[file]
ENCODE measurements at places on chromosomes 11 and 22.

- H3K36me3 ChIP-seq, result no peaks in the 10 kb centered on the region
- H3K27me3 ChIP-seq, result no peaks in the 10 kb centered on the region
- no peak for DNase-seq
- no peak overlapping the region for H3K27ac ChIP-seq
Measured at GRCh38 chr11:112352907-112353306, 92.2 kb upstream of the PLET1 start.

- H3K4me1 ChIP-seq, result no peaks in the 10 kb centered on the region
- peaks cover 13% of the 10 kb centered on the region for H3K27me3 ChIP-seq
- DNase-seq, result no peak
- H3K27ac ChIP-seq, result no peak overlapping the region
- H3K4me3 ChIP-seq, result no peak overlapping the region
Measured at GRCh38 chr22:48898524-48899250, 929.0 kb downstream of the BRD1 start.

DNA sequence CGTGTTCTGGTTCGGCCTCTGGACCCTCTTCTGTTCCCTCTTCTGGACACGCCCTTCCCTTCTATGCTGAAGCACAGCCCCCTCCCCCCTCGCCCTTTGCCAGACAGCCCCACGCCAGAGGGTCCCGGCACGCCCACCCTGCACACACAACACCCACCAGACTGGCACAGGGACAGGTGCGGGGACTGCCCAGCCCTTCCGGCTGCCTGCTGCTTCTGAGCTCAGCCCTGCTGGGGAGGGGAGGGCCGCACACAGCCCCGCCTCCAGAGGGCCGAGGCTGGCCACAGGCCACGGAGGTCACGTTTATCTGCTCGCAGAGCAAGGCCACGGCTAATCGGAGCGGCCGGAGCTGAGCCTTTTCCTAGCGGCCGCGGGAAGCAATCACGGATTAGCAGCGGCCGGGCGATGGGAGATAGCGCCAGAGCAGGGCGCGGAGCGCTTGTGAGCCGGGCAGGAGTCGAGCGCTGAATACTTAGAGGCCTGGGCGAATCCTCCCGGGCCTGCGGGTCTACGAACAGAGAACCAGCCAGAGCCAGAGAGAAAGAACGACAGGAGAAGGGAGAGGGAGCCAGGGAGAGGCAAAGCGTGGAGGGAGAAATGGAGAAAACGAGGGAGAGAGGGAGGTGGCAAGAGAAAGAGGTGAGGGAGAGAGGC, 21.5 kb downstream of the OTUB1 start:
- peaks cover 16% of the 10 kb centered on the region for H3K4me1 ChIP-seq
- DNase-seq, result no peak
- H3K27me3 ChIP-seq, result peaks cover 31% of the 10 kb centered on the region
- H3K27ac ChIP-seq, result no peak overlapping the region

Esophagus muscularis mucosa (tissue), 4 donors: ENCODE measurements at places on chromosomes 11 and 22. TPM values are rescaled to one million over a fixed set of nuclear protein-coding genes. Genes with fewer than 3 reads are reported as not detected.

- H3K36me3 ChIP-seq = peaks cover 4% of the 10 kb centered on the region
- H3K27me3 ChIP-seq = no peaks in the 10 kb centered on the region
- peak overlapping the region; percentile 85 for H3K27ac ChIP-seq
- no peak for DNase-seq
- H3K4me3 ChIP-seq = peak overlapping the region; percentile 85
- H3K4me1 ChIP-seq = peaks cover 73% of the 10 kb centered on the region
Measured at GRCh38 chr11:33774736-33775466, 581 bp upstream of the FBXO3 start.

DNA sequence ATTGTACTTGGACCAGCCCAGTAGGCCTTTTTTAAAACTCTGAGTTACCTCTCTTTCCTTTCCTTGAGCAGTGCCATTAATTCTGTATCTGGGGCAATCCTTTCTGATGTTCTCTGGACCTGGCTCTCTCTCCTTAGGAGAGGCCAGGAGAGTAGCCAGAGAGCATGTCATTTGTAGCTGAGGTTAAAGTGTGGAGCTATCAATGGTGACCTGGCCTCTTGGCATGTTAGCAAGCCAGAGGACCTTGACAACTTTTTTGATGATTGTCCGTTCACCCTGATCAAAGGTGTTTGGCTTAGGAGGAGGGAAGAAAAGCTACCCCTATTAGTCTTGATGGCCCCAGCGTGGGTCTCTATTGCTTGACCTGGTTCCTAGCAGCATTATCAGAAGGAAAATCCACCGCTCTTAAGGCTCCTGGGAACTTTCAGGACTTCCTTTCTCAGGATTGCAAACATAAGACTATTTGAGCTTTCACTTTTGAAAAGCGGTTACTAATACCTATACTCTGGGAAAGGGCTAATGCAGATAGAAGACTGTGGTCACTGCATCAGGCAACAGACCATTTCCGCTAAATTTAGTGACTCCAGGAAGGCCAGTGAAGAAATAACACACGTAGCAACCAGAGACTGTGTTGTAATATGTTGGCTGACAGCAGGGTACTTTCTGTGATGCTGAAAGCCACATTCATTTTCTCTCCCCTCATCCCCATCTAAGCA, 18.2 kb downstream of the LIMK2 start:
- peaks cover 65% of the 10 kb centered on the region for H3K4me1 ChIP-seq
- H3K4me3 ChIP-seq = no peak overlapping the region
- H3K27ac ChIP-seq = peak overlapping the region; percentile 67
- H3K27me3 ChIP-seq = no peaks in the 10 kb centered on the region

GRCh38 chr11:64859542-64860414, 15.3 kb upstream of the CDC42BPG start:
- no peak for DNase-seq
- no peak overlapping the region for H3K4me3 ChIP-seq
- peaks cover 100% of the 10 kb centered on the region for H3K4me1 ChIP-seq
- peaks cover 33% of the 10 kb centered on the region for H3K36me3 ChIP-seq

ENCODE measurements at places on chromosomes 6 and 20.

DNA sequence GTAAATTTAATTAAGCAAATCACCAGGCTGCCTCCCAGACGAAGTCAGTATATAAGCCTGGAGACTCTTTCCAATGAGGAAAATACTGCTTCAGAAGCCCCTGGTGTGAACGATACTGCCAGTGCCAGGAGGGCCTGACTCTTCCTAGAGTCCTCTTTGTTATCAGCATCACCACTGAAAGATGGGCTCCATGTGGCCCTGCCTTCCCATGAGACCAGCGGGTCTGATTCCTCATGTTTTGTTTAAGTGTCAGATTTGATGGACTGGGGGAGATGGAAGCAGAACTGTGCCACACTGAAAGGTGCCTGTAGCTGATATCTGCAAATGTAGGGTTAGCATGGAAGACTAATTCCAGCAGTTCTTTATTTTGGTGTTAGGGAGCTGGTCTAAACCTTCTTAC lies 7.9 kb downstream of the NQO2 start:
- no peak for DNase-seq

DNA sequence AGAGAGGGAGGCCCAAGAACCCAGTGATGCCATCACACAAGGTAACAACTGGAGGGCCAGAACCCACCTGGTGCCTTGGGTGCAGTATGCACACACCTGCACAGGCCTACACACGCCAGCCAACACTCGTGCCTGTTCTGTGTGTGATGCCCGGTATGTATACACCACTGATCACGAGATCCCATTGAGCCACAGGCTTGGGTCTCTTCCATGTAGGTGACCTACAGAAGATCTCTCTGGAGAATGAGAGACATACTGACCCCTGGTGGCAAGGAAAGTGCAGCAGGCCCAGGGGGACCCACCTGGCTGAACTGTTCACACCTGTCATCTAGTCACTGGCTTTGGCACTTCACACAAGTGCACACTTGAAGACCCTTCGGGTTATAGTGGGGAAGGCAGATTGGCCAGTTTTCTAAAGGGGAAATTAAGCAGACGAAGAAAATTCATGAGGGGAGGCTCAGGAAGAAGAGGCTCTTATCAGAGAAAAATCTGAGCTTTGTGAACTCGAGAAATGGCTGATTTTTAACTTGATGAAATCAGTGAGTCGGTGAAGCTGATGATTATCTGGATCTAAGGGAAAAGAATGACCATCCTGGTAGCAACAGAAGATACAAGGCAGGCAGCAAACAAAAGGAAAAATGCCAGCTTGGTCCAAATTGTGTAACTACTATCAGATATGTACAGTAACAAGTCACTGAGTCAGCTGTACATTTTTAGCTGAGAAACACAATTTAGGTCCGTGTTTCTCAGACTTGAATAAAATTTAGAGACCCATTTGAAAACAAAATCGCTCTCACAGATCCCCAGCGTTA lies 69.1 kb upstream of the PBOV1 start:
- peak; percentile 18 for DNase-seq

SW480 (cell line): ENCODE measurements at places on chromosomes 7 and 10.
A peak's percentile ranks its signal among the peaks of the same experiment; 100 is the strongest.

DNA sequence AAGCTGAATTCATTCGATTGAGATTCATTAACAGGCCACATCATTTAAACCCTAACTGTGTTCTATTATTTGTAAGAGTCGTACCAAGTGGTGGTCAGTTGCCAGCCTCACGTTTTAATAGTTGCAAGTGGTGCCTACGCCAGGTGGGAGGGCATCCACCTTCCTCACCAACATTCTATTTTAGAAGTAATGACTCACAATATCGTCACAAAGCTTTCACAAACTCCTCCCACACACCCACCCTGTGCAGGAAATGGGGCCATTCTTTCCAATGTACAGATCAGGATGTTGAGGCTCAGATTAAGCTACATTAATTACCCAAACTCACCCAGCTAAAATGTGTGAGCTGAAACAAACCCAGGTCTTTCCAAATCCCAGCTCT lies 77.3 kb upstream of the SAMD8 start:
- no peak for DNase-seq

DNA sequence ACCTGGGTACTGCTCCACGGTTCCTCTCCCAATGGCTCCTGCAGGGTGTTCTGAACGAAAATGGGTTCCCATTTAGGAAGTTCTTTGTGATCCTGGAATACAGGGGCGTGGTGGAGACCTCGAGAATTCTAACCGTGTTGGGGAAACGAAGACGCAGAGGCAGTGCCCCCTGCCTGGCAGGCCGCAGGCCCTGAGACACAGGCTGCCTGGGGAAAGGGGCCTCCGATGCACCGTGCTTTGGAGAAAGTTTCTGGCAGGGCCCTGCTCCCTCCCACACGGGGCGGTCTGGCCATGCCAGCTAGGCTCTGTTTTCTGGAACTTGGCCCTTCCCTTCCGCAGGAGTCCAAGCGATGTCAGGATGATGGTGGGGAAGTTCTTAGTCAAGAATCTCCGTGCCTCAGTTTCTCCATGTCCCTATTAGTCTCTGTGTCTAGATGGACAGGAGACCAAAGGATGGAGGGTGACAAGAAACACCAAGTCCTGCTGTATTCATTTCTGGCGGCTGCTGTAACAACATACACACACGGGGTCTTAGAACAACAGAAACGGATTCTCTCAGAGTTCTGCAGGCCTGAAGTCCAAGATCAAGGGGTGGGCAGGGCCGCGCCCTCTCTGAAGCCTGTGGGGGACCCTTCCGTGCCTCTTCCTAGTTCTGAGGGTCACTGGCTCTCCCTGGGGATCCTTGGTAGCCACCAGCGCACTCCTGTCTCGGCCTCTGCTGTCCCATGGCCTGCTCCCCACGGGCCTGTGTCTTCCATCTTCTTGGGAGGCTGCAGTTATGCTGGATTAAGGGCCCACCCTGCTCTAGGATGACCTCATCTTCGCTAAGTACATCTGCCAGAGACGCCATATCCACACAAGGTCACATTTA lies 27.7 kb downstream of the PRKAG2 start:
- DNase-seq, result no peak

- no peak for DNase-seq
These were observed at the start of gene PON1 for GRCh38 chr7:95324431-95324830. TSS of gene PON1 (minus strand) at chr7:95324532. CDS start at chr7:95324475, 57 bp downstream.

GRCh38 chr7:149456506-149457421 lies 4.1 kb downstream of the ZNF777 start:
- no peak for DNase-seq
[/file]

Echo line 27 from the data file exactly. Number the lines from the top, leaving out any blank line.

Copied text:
- peaks cover 65% of the 10 kb centered on the region for H3K4me1 ChIP-seq